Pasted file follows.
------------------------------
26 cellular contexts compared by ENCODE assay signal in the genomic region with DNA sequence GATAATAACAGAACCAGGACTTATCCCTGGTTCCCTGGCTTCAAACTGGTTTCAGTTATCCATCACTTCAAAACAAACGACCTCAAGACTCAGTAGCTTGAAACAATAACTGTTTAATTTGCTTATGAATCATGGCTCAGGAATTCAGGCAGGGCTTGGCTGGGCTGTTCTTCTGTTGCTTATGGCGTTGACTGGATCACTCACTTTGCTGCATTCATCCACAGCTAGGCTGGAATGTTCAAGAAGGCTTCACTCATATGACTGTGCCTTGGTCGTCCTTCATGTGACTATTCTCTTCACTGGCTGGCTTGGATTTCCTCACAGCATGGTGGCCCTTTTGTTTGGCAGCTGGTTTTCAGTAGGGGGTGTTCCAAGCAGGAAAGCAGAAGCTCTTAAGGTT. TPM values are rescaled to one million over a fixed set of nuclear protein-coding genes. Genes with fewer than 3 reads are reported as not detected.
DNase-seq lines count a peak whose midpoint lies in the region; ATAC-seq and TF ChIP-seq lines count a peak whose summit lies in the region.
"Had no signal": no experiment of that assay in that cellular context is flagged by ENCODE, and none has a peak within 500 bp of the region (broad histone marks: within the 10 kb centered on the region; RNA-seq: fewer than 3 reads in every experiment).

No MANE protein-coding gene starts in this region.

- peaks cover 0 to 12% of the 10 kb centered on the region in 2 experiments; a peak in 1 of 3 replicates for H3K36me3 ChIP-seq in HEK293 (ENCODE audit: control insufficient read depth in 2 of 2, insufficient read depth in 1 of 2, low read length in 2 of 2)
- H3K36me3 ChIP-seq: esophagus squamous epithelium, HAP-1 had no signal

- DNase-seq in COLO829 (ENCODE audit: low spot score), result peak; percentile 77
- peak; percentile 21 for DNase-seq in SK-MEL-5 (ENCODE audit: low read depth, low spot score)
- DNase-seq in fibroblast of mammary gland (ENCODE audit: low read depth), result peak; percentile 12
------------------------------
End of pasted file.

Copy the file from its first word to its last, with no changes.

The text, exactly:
26 cellular contexts compared by ENCODE assay signal in the genomic region with DNA sequence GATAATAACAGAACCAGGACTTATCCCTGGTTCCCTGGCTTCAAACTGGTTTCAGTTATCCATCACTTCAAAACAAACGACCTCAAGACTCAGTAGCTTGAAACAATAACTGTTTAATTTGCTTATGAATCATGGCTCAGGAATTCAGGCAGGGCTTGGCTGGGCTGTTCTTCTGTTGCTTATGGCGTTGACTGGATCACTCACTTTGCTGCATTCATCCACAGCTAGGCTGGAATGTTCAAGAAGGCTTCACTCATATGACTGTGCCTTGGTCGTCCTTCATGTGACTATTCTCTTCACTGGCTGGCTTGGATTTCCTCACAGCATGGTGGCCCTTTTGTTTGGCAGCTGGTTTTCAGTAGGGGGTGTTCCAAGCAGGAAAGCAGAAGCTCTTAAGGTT. TPM values are rescaled to one million over a fixed set of nuclear protein-coding genes. Genes with fewer than 3 reads are reported as not detected.
DNase-seq lines count a peak whose midpoint lies in the region; ATAC-seq and TF ChIP-seq lines count a peak whose summit lies in the region.
"Had no signal": no experiment of that assay in that cellular context is flagged by ENCODE, and none has a peak within 500 bp of the region (broad histone marks: within the 10 kb centered on the region; RNA-seq: fewer than 3 reads in every experiment).

No MANE protein-coding gene starts in this region.

- peaks cover 0 to 12% of the 10 kb centered on the region in 2 experiments; a peak in 1 of 3 replicates for H3K36me3 ChIP-seq in HEK293 (ENCODE audit: control insufficient read depth in 2 of 2, insufficient read depth in 1 of 2, low read length in 2 of 2)
- H3K36me3 ChIP-seq: esophagus squamous epithelium, HAP-1 had no signal

- DNase-seq in COLO829 (ENCODE audit: low spot score), result peak; percentile 77
- peak; percentile 21 for DNase-seq in SK-MEL-5 (ENCODE audit: low read depth, low spot score)
- DNase-seq in fibroblast of mammary gland (ENCODE audit: low read depth), result peak; percentile 12